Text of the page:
Saturday, November 30, 2013

Best Books of 2013

It's that time of year again!  Best book lists are being released across the literary spectrum.  I will admit that I am a big fan of best book lists.  I think of them like a collection development report card.  Did I get my ordering right this year?  They also give me a second chance to pick up a title that I may have missed.  

As I go through the titles on the "best" lists, I put them into a spreadsheet.  I like to do this because it shows me which titles are getting the most press.  There is a big difference between the Amazon list and the School Library Journal list, as they speak to different audiences (sales vs. school libraries).  Neither is wrong.  A good collection needs popular books, such as those that will appear on the Amazon or Publisher's Weekly lists.  On the other hand, you need ones that are thought-provoking and cover nonfiction topics, such as those from School Library Journal.  My favorite lists include:
Other than collection development, what can you do with these lists?  Here are some of the things that I do:
  • hoard titles that are on multiple lists the week before ALA's Youth Media Awards.  I like to add shiny labels to them right away and create a special display.
  • create a "Best of 2013" display.  Customers love anything that says "best of".  Plus, if they are good titles, we want them to circ so they don't end up weeded.
  • have your tech person run the top 10 titles that your library has circulated over the past year.  This type of list is fun to put out on social media (Facebook, Twitter, etc.).  Then, you can compare your list to the experts.  It is never a surprise for me when Diary of a Wimpy Kid ends up in our top 10.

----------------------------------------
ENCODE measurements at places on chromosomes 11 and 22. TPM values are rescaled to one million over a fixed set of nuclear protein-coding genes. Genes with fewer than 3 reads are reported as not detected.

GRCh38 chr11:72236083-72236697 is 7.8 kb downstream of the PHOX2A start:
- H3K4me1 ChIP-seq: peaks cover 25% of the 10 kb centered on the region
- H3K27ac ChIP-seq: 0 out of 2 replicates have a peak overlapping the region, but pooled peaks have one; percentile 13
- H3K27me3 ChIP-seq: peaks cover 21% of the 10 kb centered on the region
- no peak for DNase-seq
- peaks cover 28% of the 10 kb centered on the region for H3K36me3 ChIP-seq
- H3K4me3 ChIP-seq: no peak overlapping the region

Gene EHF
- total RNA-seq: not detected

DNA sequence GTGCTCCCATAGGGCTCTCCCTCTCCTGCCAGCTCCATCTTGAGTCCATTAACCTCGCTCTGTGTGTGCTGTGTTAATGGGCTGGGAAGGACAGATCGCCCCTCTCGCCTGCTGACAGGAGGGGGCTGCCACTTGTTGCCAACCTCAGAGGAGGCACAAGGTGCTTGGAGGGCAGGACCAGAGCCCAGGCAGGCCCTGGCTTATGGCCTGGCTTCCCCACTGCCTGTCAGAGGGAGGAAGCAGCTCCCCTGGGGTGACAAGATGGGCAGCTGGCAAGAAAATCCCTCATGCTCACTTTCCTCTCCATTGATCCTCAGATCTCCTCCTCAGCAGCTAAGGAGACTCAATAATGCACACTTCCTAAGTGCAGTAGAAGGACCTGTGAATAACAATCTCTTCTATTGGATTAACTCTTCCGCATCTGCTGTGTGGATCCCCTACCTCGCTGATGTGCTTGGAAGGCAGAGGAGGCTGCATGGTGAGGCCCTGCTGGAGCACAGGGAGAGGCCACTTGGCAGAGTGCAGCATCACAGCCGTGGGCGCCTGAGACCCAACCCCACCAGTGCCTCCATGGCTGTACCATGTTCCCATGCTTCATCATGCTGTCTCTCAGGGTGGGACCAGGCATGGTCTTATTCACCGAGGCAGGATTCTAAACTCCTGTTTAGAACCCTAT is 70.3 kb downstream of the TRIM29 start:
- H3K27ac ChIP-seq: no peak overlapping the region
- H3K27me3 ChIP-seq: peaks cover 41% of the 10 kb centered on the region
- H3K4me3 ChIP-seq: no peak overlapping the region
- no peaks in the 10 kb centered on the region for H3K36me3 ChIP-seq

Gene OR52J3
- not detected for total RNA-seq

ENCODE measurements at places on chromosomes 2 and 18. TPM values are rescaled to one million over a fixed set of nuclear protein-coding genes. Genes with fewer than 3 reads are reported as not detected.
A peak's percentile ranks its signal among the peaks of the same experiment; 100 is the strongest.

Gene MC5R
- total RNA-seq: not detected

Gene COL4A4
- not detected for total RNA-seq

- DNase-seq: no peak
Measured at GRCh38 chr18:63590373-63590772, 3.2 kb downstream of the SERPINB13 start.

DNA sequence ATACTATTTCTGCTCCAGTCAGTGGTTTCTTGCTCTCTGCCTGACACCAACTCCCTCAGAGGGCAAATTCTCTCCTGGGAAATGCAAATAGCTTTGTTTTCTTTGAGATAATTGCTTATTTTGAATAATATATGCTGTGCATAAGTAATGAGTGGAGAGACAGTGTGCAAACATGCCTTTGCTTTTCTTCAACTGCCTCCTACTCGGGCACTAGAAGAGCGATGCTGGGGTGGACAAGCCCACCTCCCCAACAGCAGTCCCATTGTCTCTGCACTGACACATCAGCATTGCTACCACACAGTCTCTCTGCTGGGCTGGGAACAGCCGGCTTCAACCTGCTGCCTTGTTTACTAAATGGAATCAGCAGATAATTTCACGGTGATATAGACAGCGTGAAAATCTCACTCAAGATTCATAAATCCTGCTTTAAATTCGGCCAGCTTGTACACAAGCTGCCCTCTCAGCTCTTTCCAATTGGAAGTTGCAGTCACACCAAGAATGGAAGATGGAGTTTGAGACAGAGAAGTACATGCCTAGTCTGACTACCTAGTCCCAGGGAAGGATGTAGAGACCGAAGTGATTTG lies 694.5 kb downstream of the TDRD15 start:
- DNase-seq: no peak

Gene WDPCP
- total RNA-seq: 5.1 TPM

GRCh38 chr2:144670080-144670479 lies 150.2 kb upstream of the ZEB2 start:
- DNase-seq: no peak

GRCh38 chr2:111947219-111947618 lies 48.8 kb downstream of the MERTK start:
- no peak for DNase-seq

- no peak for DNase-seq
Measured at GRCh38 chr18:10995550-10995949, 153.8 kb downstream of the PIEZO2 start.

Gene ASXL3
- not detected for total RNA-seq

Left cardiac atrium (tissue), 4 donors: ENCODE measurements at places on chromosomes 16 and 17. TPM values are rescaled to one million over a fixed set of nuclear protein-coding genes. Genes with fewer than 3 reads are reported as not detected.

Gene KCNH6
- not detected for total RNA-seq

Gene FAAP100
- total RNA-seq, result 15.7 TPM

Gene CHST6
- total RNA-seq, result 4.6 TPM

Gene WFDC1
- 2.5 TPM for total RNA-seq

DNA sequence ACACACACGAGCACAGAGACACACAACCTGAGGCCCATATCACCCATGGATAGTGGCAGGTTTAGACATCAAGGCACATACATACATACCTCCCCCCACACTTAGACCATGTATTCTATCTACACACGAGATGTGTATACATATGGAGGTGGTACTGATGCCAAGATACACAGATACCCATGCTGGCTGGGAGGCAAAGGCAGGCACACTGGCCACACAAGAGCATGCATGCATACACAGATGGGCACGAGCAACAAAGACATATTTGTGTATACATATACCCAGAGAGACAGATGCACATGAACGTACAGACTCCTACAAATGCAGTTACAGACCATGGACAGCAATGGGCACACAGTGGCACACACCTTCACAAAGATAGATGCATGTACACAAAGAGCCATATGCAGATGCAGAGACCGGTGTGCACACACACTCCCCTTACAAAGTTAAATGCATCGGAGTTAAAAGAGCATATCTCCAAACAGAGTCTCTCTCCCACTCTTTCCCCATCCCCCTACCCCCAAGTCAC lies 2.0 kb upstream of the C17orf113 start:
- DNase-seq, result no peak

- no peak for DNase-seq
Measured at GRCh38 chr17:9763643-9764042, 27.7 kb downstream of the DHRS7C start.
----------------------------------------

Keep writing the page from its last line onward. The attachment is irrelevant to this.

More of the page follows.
These are just a few of my ideas.  What do you do?


Tuesday, November 12, 2013

Story Time Set-Up, Round 2

Back in July a bunch of us showed off how we do story time.  Since then my location has changed so I have been doing some trial-and-error methods in the new location.  While the planning portion of story time has remained the same, putting it into action has changed quite a bit.

First off, we have a dedicated story time room.  This is a great element as our children's room has a lot going on.  I tend to explain it as a great adventure for kids, but the story time room has none of the exciting components of the department.  By having a separate space without the distractions of the department, kids know that this is the room where they have to listen.  

At my last location, I was able to put out a table with kids' nametags on it.  A table here would not work as there is no space for it outside the door.  Here, I have tried standing at the door and passing them out as kids come in, but this gives me a traffic backup into the department.  I have also tried sitting at the front of the room and having kids come up to me to get them as they straggle in, but I miss the shy kids who don't want to talk to anybody.  I also miss the latecomers.  This is an area where I am still working out some kinks. 

This is our Story Time room.  It holds 25 kids and their entourage (parents, siblings, etc.) comfortably.  What it doesn't have is room for strollers.  Those all need to wait outside of the room.